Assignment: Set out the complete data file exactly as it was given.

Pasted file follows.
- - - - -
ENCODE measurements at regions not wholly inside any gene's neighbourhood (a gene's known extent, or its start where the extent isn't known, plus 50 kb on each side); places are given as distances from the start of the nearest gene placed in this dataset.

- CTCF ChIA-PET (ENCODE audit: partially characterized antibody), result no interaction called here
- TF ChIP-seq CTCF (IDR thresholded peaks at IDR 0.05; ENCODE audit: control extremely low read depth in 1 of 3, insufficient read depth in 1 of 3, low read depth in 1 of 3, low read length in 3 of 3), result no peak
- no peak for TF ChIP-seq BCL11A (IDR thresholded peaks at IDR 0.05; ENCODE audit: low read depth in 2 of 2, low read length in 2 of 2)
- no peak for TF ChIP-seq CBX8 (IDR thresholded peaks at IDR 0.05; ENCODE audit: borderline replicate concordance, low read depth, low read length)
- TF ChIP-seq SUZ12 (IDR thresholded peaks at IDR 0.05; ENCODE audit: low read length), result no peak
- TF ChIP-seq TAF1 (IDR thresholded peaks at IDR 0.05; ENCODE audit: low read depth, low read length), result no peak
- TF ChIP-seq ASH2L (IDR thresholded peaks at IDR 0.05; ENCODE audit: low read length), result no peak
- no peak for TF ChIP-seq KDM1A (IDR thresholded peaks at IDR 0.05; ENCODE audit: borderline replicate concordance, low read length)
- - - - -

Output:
ENCODE measurements at regions not wholly inside any gene's neighbourhood (a gene's known extent, or its start where the extent isn't known, plus 50 kb on each side); places are given as distances from the start of the nearest gene placed in this dataset.

- CTCF ChIA-PET (ENCODE audit: partially characterized antibody), result no interaction called here
- TF ChIP-seq CTCF (IDR thresholded peaks at IDR 0.05; ENCODE audit: control extremely low read depth in 1 of 3, insufficient read depth in 1 of 3, low read depth in 1 of 3, low read length in 3 of 3), result no peak
- no peak for TF ChIP-seq BCL11A (IDR thresholded peaks at IDR 0.05; ENCODE audit: low read depth in 2 of 2, low read length in 2 of 2)
- no peak for TF ChIP-seq CBX8 (IDR thresholded peaks at IDR 0.05; ENCODE audit: borderline replicate concordance, low read depth, low read length)
- TF ChIP-seq SUZ12 (IDR thresholded peaks at IDR 0.05; ENCODE audit: low read length), result no peak
- TF ChIP-seq TAF1 (IDR thresholded peaks at IDR 0.05; ENCODE audit: low read depth, low read length), result no peak
- TF ChIP-seq ASH2L (IDR thresholded peaks at IDR 0.05; ENCODE audit: low read length), result no peak
- no peak for TF ChIP-seq KDM1A (IDR thresholded peaks at IDR 0.05; ENCODE audit: borderline replicate concordance, low read length)